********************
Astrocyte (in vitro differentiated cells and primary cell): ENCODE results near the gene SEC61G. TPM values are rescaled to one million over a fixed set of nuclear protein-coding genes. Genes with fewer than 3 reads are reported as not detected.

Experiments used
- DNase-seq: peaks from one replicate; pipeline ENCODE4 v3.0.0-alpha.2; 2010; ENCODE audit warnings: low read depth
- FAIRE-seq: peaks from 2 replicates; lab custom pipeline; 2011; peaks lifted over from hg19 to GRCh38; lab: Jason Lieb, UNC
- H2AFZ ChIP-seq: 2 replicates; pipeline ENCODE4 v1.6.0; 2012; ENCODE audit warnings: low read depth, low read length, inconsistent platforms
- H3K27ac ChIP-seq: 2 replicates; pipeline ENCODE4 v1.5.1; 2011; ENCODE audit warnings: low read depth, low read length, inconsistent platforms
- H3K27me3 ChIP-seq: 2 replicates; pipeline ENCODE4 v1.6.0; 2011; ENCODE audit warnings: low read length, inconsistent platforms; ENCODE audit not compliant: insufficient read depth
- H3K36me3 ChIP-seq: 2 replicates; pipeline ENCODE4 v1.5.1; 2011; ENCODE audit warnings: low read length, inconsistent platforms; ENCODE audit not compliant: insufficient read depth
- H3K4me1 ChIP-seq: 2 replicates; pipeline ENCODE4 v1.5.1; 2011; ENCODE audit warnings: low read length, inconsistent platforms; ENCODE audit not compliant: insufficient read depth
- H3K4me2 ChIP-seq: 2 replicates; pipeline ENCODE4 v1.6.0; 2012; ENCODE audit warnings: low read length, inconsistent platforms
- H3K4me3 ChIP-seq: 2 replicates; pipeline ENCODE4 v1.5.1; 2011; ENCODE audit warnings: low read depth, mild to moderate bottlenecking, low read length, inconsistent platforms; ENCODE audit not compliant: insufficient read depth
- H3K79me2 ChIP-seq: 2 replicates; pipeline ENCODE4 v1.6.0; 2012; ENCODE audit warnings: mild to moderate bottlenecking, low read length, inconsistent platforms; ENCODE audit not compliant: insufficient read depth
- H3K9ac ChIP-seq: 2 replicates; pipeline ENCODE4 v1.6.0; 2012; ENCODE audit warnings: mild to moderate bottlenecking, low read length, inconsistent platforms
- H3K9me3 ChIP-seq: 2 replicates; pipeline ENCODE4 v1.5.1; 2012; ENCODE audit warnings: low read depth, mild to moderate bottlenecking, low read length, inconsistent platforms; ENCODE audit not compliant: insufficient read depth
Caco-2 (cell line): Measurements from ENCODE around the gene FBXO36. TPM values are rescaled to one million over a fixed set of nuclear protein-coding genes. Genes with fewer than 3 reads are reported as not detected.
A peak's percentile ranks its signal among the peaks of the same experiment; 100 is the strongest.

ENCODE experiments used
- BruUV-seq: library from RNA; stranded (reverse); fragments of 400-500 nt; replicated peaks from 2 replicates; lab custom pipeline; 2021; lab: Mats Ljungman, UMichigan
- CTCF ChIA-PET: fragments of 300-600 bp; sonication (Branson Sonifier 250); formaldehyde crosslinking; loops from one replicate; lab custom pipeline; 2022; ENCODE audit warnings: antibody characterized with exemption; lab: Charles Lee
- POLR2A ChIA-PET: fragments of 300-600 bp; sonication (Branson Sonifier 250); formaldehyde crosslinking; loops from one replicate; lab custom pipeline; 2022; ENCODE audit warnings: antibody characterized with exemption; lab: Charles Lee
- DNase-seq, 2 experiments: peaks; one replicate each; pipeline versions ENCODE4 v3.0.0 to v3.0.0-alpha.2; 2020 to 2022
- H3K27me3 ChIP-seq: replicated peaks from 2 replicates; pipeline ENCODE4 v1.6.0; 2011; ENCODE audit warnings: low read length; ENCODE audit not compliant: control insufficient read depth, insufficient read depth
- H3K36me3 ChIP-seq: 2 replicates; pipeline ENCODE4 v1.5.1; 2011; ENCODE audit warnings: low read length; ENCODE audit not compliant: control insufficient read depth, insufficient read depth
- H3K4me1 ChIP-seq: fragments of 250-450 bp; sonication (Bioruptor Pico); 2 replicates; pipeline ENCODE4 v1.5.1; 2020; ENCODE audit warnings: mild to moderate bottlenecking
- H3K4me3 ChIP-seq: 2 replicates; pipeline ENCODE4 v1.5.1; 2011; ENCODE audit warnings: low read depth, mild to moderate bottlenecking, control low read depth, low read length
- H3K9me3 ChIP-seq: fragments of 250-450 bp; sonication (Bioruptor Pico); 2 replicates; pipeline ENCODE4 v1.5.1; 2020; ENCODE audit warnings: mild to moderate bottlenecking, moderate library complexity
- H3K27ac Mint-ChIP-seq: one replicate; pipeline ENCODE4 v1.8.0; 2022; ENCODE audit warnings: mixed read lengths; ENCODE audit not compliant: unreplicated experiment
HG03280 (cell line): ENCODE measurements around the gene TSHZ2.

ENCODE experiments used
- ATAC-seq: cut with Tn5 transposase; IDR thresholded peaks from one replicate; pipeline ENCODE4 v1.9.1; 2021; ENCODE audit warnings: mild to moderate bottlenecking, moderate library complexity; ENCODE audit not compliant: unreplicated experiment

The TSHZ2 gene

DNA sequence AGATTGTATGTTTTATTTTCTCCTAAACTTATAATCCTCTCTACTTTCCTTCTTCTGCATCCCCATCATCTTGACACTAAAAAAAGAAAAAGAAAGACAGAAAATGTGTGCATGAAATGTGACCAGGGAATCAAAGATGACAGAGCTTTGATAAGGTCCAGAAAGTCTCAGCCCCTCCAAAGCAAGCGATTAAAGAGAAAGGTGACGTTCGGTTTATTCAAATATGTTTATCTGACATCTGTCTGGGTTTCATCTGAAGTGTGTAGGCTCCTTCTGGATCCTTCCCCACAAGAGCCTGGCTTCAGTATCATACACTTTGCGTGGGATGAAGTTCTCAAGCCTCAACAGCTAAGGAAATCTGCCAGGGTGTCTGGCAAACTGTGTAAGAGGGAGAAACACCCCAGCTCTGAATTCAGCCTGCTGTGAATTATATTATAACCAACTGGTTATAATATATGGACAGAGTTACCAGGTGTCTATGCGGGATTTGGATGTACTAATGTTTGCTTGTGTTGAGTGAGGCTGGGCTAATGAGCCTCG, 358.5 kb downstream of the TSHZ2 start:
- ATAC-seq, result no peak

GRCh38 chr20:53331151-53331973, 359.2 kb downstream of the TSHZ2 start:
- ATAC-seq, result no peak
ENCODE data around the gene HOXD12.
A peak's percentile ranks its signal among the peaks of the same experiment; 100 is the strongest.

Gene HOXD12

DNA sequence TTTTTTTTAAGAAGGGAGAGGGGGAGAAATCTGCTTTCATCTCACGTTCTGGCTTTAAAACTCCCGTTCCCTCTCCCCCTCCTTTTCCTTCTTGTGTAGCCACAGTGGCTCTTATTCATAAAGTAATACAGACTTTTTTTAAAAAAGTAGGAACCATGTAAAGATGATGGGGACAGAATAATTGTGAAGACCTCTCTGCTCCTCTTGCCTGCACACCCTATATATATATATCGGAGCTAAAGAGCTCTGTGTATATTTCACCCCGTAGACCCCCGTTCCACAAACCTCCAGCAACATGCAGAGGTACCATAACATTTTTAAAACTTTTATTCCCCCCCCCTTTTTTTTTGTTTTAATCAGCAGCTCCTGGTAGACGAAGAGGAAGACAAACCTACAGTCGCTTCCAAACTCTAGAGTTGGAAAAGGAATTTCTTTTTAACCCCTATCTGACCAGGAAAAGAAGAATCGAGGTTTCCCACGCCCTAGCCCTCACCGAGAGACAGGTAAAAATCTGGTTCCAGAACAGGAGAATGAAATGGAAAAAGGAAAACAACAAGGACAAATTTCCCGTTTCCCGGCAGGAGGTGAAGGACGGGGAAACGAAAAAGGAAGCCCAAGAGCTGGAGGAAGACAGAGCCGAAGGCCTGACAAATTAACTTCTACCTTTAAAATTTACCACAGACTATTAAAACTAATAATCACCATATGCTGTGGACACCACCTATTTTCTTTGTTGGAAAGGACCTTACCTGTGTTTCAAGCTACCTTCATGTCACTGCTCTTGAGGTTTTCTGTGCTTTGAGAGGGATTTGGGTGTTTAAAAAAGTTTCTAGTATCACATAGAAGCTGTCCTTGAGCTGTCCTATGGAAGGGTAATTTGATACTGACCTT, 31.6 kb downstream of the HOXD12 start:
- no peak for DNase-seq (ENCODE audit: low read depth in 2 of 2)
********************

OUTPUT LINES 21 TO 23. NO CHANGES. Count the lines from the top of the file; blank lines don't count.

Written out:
- DNase-seq, 2 experiments: peaks; one replicate each; pipeline versions ENCODE4 v3.0.0 to v3.0.0-alpha.2; 2020 to 2022
- H3K27me3 ChIP-seq: replicated peaks from 2 replicates; pipeline ENCODE4 v1.6.0; 2011; ENCODE audit warnings: low read length; ENCODE audit not compliant: control insufficient read depth, insufficient read depth
- H3K36me3 ChIP-seq: 2 replicates; pipeline ENCODE4 v1.5.1; 2011; ENCODE audit warnings: low read length; ENCODE audit not compliant: control insufficient read depth, insufficient read depth